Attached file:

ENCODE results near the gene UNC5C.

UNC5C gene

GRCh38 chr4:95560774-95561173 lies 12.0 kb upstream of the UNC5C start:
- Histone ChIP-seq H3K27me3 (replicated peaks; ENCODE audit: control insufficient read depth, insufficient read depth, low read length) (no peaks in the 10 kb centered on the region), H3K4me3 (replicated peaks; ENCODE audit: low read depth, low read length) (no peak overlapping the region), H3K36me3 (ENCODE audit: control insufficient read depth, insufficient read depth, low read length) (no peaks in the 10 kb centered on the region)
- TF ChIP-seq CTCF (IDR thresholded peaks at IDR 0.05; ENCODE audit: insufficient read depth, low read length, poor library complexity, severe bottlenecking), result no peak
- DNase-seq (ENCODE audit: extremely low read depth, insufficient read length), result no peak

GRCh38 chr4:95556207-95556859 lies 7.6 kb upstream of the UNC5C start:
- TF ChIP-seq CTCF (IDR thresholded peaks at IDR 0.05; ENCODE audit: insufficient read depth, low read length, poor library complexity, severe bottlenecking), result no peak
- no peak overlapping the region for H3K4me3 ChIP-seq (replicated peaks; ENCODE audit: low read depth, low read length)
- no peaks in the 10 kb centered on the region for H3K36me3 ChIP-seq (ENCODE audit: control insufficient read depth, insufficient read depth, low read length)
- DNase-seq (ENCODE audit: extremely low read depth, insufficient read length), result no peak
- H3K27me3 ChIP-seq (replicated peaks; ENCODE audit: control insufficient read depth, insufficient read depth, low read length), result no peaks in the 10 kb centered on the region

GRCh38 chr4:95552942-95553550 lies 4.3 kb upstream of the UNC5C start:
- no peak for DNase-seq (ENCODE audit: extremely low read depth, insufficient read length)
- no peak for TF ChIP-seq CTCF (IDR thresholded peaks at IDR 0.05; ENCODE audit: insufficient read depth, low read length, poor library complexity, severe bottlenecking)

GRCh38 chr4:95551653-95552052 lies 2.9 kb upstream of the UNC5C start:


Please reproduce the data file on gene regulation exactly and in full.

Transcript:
ENCODE results near the gene UNC5C.

UNC5C gene

GRCh38 chr4:95560774-95561173 lies 12.0 kb upstream of the UNC5C start:
- Histone ChIP-seq H3K27me3 (replicated peaks; ENCODE audit: control insufficient read depth, insufficient read depth, low read length) (no peaks in the 10 kb centered on the region), H3K4me3 (replicated peaks; ENCODE audit: low read depth, low read length) (no peak overlapping the region), H3K36me3 (ENCODE audit: control insufficient read depth, insufficient read depth, low read length) (no peaks in the 10 kb centered on the region)
- TF ChIP-seq CTCF (IDR thresholded peaks at IDR 0.05; ENCODE audit: insufficient read depth, low read length, poor library complexity, severe bottlenecking), result no peak
- DNase-seq (ENCODE audit: extremely low read depth, insufficient read length), result no peak

GRCh38 chr4:95556207-95556859 lies 7.6 kb upstream of the UNC5C start:
- TF ChIP-seq CTCF (IDR thresholded peaks at IDR 0.05; ENCODE audit: insufficient read depth, low read length, poor library complexity, severe bottlenecking), result no peak
- no peak overlapping the region for H3K4me3 ChIP-seq (replicated peaks; ENCODE audit: low read depth, low read length)
- no peaks in the 10 kb centered on the region for H3K36me3 ChIP-seq (ENCODE audit: control insufficient read depth, insufficient read depth, low read length)
- DNase-seq (ENCODE audit: extremely low read depth, insufficient read length), result no peak
- H3K27me3 ChIP-seq (replicated peaks; ENCODE audit: control insufficient read depth, insufficient read depth, low read length), result no peaks in the 10 kb centered on the region

GRCh38 chr4:95552942-95553550 lies 4.3 kb upstream of the UNC5C start:
- no peak for DNase-seq (ENCODE audit: extremely low read depth, insufficient read length)
- no peak for TF ChIP-seq CTCF (IDR thresholded peaks at IDR 0.05; ENCODE audit: insufficient read depth, low read length, poor library complexity, severe bottlenecking)

GRCh38 chr4:95551653-95552052 lies 2.9 kb upstream of the UNC5C start: